|Sakara=Excitement ||08-06-2012 01:15 PM |
Falling Action: Best and Worst of UFC on FOX 4
Falling Action: Best and Worst of UFC on FOX 4 - MMA Fighting
Aug 6, 2012 - After four events on the FOX network, the UFC finally delivered the full night of non-stop action that weíve all been waiting for. All it took was a couple former champions and a few desperate struggles for relevance, plus a feel-good comeback to warm the dark corners of your cynical heart.
With UFC on FOX 4 in the books, the time has come to examine the biggest winners, losers, and everything in between after a memorable night in Los Angeles.
Biggest Winner: Lyoto Machida
Once again, "The Dragon" reminds us why we loved those old karate movies, and it wasnít just the awesome soundtracks. When practiced by someone who uses distance and timing as effectively as Machida does, karate is every bit the lethal art that those strip mall senseis used to tell us it was. What makes him so dangerously frustrating to opponents is not just his movement or his counter-striking, but his terrible patience. He was clearly outpointing Ryan Bader as he picked him apart with impunity from the outside, yet he was in no hurry to do much else. He waited until Bader had no choice but to come to him, then he made him pay with a perfectly timed counter right hand. That performance, plus what Dana White describes as an aggressive lobbying campaign behind closed doors, was enough to earn him the next crack at the UFC light heavyweight title. The fact that he just fought for the title in December apparently doesnít deter White, but will fans be as eager to see him get another go, especially if Jon Jones successfully defends his belt against Dan Henderson? Itís true that Machida outperformed other challengers by actually winning a round against Jones, but itís also true that he got beat up and choked out in the very next round. Is there any reason to think a second meeting would turn out any better for him? I doubt it, but maybe itís not even worth arguing about until after Jones and Hendo settle their business.
Biggest Loser: Ryan Bader
You want to see fighters willing to go out on their shield? Well, there it is. It might not have been the best tactical decision to charge in face-first against a superior counter-striker, but it looked as though Bader had had enough of being gradually outpointed from a distance and was determined to make something happen. He succeeded, in a way. Itís hard to blame Bader for going all kamikaze there in the second. The way things were looking, he could have fought ten rounds against Machida and barely laid a glove on him. Itís easy to second-guess him for not attempting a takedown instead of a bum rush, but thatís the trouble with facing a guy who can beat you from a distance and avoid all attempts to engage on anyoneís terms but his own. Eventually he forces you to do something dumb in the hopes of doing anything at all. The loss halts Baderís brief winning streak and knocks him back into the faceless pack at light heavyweight. A wrestler with a big right hand is still going to be a problem for plenty of guys in the division. Itís just not going to make you a UFC champion in this era of MMA.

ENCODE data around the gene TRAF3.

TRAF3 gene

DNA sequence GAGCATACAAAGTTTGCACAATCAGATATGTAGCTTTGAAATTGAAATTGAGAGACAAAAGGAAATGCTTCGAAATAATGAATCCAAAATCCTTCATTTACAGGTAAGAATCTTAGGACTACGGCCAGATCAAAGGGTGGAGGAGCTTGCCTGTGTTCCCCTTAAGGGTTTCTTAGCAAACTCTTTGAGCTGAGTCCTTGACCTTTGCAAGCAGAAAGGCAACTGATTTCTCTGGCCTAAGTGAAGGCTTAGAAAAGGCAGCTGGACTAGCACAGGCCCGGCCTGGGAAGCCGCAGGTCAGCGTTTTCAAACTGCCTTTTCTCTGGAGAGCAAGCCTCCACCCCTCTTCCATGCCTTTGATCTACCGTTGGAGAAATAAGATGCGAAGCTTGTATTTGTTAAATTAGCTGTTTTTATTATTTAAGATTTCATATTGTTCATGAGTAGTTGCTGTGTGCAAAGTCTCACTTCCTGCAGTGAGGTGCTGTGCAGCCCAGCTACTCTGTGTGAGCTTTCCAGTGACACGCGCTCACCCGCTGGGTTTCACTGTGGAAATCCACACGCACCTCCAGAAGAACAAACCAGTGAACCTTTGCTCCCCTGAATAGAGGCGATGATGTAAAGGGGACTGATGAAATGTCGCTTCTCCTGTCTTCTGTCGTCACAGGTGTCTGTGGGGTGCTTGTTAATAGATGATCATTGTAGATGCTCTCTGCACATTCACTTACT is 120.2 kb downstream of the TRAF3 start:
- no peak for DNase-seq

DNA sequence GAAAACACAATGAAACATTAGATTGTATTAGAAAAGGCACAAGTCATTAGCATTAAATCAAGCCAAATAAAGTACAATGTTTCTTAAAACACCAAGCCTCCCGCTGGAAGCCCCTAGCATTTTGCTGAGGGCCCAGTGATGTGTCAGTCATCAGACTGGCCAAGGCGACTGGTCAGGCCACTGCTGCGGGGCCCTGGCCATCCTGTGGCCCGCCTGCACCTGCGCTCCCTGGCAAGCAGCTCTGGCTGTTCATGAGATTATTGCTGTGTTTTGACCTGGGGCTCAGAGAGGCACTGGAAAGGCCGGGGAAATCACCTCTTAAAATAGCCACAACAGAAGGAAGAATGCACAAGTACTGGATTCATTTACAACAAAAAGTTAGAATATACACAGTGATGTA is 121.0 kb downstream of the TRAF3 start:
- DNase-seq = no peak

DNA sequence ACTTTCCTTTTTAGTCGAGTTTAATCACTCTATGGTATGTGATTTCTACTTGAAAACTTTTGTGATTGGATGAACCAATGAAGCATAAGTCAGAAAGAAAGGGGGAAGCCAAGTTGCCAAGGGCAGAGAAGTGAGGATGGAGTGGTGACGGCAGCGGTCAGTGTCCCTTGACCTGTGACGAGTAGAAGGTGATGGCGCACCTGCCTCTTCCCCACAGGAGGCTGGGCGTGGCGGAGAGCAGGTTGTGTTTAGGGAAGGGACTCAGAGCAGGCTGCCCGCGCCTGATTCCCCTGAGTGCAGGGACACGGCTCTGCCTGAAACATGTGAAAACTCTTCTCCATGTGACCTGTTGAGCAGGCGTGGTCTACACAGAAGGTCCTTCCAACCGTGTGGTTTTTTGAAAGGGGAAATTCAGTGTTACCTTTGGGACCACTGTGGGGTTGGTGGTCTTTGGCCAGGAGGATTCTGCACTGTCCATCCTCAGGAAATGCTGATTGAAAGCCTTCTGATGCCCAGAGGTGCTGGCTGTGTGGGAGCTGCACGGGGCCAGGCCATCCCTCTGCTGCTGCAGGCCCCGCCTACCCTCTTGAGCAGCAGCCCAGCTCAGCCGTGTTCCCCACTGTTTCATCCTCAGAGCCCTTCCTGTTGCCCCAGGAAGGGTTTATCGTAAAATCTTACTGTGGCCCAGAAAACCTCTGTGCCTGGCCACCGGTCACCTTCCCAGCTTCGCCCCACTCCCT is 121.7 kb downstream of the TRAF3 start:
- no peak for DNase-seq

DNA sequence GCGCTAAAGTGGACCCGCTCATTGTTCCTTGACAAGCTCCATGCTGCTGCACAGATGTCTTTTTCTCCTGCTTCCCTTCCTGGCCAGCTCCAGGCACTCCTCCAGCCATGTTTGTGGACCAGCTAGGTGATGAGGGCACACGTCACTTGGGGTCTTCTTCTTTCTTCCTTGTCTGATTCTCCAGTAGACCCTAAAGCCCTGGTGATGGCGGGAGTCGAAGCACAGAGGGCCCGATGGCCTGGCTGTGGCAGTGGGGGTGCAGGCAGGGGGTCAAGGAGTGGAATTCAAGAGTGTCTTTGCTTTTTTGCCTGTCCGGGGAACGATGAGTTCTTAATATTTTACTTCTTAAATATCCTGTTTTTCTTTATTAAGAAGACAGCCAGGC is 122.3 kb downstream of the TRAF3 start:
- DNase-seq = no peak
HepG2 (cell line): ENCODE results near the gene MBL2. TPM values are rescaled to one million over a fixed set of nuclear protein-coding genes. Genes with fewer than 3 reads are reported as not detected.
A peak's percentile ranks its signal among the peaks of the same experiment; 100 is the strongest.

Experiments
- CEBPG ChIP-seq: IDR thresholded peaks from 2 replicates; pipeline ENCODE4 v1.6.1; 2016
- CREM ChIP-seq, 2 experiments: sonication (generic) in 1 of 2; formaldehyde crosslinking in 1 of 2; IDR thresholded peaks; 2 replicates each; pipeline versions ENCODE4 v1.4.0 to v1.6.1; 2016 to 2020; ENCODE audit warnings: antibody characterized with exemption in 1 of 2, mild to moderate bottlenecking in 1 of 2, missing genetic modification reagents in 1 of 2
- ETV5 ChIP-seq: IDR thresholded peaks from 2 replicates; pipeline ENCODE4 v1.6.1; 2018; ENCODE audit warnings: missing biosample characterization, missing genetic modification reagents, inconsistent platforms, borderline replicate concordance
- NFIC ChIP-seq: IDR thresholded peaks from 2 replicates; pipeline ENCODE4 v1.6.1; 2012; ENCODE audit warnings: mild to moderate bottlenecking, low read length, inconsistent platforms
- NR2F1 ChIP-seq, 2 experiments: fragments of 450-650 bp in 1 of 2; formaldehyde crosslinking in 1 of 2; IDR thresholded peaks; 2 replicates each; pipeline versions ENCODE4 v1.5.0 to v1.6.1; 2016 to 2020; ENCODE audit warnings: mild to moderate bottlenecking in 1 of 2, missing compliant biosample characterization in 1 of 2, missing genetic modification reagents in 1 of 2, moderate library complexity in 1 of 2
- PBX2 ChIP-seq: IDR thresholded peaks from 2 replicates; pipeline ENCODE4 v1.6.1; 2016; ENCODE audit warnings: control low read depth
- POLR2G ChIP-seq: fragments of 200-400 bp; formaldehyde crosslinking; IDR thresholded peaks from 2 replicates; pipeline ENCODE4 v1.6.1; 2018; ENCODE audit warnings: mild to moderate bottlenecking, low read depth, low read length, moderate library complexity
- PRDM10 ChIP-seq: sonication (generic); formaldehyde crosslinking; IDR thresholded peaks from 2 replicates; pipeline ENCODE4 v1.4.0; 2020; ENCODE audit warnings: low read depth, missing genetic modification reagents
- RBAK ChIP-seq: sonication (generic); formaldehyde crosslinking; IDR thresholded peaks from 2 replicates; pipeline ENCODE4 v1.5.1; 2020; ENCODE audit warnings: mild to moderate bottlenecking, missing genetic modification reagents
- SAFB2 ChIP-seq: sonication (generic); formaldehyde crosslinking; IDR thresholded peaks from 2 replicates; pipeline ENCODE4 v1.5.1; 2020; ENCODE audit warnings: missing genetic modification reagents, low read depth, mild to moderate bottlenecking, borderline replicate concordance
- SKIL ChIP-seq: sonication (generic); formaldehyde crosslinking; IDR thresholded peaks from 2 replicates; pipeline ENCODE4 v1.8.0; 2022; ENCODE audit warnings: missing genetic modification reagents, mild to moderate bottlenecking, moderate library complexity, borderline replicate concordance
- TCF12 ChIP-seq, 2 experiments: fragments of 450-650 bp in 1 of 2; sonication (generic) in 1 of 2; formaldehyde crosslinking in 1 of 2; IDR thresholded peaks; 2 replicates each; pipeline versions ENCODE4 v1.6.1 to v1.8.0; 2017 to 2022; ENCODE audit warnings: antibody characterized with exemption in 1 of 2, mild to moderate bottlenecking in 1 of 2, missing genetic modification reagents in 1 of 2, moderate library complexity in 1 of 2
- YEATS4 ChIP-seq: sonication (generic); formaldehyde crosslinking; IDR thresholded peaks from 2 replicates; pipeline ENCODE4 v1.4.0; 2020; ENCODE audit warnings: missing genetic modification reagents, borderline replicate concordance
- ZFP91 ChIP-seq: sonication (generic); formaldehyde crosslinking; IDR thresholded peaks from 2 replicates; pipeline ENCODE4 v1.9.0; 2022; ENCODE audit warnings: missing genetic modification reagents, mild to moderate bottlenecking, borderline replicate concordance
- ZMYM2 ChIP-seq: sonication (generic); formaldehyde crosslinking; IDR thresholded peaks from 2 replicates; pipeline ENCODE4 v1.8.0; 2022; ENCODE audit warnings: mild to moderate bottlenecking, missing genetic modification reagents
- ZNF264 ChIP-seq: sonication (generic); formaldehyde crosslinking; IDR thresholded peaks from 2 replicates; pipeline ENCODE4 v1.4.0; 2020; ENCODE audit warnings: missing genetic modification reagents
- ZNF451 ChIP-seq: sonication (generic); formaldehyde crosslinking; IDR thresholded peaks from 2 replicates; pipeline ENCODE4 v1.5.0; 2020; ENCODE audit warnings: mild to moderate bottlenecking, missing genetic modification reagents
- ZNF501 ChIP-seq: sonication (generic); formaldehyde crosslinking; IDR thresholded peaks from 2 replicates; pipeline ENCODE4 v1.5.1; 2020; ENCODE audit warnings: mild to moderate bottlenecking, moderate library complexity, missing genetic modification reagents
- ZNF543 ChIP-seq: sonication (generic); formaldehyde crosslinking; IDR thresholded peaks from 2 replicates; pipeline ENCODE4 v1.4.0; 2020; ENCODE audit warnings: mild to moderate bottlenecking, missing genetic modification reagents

Least Satisfying: Phil Davis
Eight months ago he was the undefeated wunderkind, fighting in the main event on FOX, one win away from a title shot. Now, after losing a decision to Rashad Evans, heís relegated to the FUEL TV portion of the card, where he pokes a Brazilian newcomer in the eye and has to settle for a no contest after 90 seconds of cage time. We saw so little of Davis in this prelim bout that there was nothing of any substance to analyze (though Evans certainly gave it a go from his comfy spot as a commentator). Heíll have to wait a couple more months for another shot at Wagner Prado, which means more time to slip from the public consciousness. This is where bad luck and bad timing meets MMA growing pains. The decision loss to Evans? That might have been a necessary learning experience for Davis. Somehow, it knocked him down from network TV main eventer to cable TV prelim fighter, and his use of the open, pawing left hand against Prado left him with an unsatisfying no contest and a longer wait before he finds out what his future holds. It is a bummer of a decline that is only partially of his own making, but itís got to be depressing nonetheless.